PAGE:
AOPA president to step down

In an unexpected move, Craig Fuller, president and chief executive officer of the Aircraft Owners and Pilots Association has notified AOPA’s Board of Trustees of his intent to step down from his position.

He plans to remain in his current role until a successor is named. The board will conduct a national search for his successor.

Fuller, who took office Jan. 1, 2009 and is only the fourth president of AOPA since the association’s founding nearly 75 years ago, will assist with the search for a new president and the transition to a new administration.

In conveying his decision to the Board of Trustees, Fuller, 62, noted that he made a five-year commitment to AOPA when he was appointed president. As he approaches the fulfillment of that commitment, he said he is looking forward to taking on new challenges and opportunities.

“I have flown since age 17, and flying has been part of my life ever since,” he said. “I will always be grateful to the AOPA Board of Trustees for having given me the opportunity to serve the general aviation community and AOPA’s 385,000 members in a leadership position. It has been a privilege to work with my colleagues on a strong set of initiatives that have built on the decades of hard work by AOPA Trustees and members of the management team. With the end of my five-year commitment approaching, this is an appropriate time for me to consider new opportunities and allow the board time to recruit a successor.

“The process of finding a new leader can now go forward as all of us at AOPA roll up our sleeves to fight the day-to-day battles that seem to keep coming our way,” he continued. “The team will not miss a beat this year as we lay the groundwork for the future.”

“During his more than four years as president of AOPA, Craig served nobly and professionally,” noted William C. Trimble III, chairman of the board. “He has advocated strongly on behalf of the general aviation community in Washington, built bridges with the other aviation associations, improved member communications and generated promising ideas for tomorrow. We recognize the importance of finding a leader who can continue to inspire all of us in these challenging times. We are focused on finding a leader who shares our vision and convictions as well as the talent and capabilities necessary to achieve our goals.

Trimble, who has chaired the AOPA Board of Trustees since 2005, said the Board will form a search committee shortly and retain an executive search firm to begin looking for AOPA’s new leader.

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  1. Kent Misegades says

    The EAA’s next President? He’d be right at home with the head of Publications who prefers AOPA style of articles on IFR and corporate aviation.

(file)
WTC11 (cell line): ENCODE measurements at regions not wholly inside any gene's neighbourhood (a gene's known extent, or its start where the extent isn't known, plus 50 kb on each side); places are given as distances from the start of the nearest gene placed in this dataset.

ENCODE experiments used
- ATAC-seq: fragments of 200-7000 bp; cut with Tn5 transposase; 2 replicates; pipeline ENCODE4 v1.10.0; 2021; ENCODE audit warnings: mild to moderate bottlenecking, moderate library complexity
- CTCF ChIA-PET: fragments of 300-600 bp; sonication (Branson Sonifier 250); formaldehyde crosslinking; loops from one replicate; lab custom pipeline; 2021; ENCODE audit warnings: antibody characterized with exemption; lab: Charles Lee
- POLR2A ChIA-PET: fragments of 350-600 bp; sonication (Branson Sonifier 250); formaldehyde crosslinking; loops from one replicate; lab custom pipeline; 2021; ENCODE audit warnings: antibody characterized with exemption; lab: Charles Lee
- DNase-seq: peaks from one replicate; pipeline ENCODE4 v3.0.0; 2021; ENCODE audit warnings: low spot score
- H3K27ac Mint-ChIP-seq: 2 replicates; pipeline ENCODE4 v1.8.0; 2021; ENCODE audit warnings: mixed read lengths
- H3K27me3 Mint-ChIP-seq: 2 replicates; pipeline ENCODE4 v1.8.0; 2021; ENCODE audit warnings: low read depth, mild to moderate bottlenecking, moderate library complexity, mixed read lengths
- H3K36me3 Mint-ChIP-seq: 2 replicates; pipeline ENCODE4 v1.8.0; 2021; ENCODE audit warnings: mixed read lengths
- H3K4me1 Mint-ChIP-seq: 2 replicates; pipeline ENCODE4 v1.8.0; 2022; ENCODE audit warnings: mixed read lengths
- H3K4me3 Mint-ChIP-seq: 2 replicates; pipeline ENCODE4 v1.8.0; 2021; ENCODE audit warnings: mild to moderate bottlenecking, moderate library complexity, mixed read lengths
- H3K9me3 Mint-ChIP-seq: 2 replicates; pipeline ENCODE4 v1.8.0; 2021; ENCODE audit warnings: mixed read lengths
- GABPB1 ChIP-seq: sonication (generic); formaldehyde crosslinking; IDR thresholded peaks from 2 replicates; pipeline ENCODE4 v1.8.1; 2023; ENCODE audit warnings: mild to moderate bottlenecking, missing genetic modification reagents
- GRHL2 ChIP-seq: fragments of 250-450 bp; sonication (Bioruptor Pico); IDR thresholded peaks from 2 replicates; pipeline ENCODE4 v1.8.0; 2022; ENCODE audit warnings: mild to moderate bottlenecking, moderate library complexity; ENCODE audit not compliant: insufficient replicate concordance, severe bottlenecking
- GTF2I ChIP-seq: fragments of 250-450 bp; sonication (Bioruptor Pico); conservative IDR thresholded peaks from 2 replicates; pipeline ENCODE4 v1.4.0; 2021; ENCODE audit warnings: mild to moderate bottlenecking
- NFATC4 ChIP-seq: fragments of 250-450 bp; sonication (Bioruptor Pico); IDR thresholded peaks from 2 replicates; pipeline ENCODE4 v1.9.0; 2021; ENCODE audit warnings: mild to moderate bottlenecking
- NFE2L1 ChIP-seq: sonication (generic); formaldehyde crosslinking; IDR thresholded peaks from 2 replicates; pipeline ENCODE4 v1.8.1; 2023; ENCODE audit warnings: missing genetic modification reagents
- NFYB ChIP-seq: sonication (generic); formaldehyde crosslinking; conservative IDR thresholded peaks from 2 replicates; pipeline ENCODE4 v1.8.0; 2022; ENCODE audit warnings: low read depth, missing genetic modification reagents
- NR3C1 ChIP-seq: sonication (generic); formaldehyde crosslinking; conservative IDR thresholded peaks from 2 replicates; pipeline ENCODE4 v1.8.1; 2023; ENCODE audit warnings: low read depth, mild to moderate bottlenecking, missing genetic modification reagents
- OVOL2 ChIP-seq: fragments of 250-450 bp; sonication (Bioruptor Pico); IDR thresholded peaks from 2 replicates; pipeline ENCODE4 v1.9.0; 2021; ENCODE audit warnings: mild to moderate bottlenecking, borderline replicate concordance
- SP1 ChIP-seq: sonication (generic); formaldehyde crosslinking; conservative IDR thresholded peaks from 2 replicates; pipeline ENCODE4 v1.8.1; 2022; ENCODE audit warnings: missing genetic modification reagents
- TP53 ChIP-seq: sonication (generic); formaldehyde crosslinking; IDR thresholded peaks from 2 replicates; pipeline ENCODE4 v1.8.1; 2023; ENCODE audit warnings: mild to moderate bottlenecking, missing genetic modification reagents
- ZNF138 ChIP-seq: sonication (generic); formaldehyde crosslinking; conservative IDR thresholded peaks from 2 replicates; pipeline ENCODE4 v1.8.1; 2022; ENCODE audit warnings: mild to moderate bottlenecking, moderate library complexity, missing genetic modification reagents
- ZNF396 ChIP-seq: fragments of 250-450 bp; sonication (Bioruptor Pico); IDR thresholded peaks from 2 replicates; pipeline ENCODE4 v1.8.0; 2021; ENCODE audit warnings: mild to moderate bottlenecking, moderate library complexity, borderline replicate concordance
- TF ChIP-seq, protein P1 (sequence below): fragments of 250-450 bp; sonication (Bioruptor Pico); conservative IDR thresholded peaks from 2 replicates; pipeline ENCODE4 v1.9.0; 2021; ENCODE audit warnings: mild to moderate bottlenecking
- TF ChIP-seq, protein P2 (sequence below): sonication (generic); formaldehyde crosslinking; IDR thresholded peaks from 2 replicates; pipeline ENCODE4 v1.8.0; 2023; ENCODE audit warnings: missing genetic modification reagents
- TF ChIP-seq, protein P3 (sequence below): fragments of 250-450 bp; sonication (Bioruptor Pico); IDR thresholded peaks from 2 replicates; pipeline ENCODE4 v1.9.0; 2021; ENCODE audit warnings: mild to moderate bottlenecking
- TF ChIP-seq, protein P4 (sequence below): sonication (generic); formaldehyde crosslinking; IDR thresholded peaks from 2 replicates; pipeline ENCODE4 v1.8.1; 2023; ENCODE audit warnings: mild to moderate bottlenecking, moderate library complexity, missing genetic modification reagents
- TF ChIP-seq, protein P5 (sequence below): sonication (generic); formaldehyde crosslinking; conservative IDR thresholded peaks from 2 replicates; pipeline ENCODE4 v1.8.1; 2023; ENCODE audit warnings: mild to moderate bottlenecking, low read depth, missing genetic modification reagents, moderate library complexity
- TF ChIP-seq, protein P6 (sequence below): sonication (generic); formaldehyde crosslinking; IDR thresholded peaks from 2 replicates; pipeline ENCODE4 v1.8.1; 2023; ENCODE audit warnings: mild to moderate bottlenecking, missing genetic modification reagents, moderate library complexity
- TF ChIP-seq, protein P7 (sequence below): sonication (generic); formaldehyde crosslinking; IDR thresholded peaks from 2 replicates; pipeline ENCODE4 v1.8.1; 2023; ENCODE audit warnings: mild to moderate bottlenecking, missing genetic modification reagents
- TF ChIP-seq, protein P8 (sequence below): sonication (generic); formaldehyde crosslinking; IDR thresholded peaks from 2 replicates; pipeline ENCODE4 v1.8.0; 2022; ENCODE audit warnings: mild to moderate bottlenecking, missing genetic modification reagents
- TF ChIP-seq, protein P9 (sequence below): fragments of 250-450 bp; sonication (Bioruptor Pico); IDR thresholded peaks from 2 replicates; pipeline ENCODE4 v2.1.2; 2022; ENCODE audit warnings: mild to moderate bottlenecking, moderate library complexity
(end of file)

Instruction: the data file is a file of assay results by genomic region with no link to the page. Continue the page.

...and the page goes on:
• Fritz Katz says

      GOOD RIDDANCE! Like Boyer before him, Fuller has been a major player in the ascendancy of irresponsible corporate greed and the elimination of ethics, truth,. and honesty from the traditions of aviation (where they are essential to improving flight safety). A “forinstance” you demand? How about pounding lecterns nationwide and authorizing full page ads and direct mail funding pleas claiming that the Obama budget included $100 per flight fees for light piston aircraft (doubling the price of that weekend hundred dollar hamburger hop in your Cub). An outright lie and he knew it. Yet AvWeb adores and deifies him.

      • John Wesley says

        Actually, I dont blame Fuller as much as Boyer for the current track that AOPA has taken. AOPA has to get off of its high flying, pie in the sky ways and get back to its basic stick and rudder roots, or there will be no GA. It took them 30 years to recognise that there was a new pilot problem in GA, but they still will not take the moves needed to correct the problem.

    • Bryan says

      Extremely tight co-ordination with one political party is not the way for AOPA.

      User fees ideas originated in the Office for the Management of the Budget (OMB) under George W. Bush. AOPA did not lob grenades at W. for this at the time. OMB has continued to advocated for user fees under Obama.

      AOPA and Mr. Fuller, (who came from the Reagan Whitehouse, google his name and you will see), insisted that Obama was to blame for user fees. AOPA has released weekly, (sometimes daily), press releases and produced daily newsletter links to a certain political party’s websites citing all sorts of half truths about this issue. While Obama has not been helpful to GA on this issue, he is no more to blame than W.

      The adversary we need to target, and work against, is OMB. Had Mr. Fuller been able to exert any signifigant effect on the presidential election, and get Mitt Romney elected; OMB would still be advocating for user fees. The nature of an effective effort to oppose this OMB initiative is very different than AOPA has conducted during Mr. Fuller’s tenure.

      Suggest we eliminate the partisan political agenda and work in good faith for the benefit of aviation. AOPA will have a lot more impact, and be much more effective against OMB when it represents all pilots and aircraft owners.

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